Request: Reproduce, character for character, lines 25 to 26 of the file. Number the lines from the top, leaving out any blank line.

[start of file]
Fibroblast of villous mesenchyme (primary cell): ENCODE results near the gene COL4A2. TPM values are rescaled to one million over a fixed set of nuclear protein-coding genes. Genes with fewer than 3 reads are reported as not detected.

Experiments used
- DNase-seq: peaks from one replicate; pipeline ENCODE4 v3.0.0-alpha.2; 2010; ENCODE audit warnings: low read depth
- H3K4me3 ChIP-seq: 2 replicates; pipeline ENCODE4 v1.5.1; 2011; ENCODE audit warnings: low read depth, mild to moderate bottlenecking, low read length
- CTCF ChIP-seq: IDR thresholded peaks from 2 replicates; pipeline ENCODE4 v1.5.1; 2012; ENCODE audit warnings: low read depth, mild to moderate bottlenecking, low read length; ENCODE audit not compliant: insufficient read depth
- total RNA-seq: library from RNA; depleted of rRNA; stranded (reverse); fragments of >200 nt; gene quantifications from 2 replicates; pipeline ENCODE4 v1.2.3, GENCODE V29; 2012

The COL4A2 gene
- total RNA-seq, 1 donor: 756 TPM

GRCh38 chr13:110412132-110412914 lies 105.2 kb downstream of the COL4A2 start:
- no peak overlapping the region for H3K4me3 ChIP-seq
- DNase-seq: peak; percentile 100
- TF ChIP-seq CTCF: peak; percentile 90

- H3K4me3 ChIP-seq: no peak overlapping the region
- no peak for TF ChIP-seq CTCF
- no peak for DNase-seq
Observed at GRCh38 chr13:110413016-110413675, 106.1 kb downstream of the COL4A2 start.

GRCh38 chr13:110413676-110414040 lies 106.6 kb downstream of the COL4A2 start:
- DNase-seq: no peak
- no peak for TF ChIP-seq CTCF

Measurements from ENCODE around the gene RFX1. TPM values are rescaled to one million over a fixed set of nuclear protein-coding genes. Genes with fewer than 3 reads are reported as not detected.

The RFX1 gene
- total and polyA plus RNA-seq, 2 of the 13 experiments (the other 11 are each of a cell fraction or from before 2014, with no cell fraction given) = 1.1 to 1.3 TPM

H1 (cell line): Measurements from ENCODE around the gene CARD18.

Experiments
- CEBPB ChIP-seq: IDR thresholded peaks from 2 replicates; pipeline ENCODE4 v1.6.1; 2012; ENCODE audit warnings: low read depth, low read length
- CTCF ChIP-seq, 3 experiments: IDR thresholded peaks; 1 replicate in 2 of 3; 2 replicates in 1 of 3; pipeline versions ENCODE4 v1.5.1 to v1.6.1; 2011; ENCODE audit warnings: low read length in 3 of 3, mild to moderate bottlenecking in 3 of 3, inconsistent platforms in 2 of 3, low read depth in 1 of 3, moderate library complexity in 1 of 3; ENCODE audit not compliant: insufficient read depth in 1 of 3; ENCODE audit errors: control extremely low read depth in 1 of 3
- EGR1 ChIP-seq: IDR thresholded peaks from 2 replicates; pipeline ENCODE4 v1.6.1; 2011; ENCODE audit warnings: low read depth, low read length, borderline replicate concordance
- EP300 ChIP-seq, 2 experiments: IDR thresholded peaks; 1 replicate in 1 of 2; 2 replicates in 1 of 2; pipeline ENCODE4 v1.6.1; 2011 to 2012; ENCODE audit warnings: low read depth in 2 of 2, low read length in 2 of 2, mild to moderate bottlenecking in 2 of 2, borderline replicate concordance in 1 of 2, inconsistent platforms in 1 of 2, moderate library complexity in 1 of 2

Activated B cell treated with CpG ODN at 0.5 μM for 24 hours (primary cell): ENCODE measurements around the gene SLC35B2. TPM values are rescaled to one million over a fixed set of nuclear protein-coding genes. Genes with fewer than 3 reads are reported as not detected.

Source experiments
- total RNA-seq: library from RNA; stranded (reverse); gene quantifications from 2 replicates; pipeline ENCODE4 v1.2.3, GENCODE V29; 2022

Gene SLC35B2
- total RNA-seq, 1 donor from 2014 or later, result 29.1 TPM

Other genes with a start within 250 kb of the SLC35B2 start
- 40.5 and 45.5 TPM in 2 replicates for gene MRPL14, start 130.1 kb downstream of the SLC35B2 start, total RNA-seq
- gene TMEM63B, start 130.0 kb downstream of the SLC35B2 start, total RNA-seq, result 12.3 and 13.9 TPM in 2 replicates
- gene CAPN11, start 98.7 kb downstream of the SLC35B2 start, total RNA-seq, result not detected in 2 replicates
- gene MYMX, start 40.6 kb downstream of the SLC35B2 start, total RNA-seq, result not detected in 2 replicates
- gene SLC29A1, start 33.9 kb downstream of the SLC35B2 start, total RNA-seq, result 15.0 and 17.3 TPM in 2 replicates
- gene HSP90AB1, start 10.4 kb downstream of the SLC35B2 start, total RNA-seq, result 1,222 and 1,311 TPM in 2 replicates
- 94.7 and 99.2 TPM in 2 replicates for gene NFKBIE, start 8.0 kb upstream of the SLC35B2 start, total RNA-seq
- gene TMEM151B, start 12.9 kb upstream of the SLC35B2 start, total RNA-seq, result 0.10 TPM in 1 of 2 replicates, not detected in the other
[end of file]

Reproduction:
- CEBPB ChIP-seq: IDR thresholded peaks from 2 replicates; pipeline ENCODE4 v1.6.1; 2012; ENCODE audit warnings: low read depth, low read length
- CTCF ChIP-seq, 3 experiments: IDR thresholded peaks; 1 replicate in 2 of 3; 2 replicates in 1 of 3; pipeline versions ENCODE4 v1.5.1 to v1.6.1; 2011; ENCODE audit warnings: low read length in 3 of 3, mild to moderate bottlenecking in 3 of 3, inconsistent platforms in 2 of 3, low read depth in 1 of 3, moderate library complexity in 1 of 3; ENCODE audit not compliant: insufficient read depth in 1 of 3; ENCODE audit errors: control extremely low read depth in 1 of 3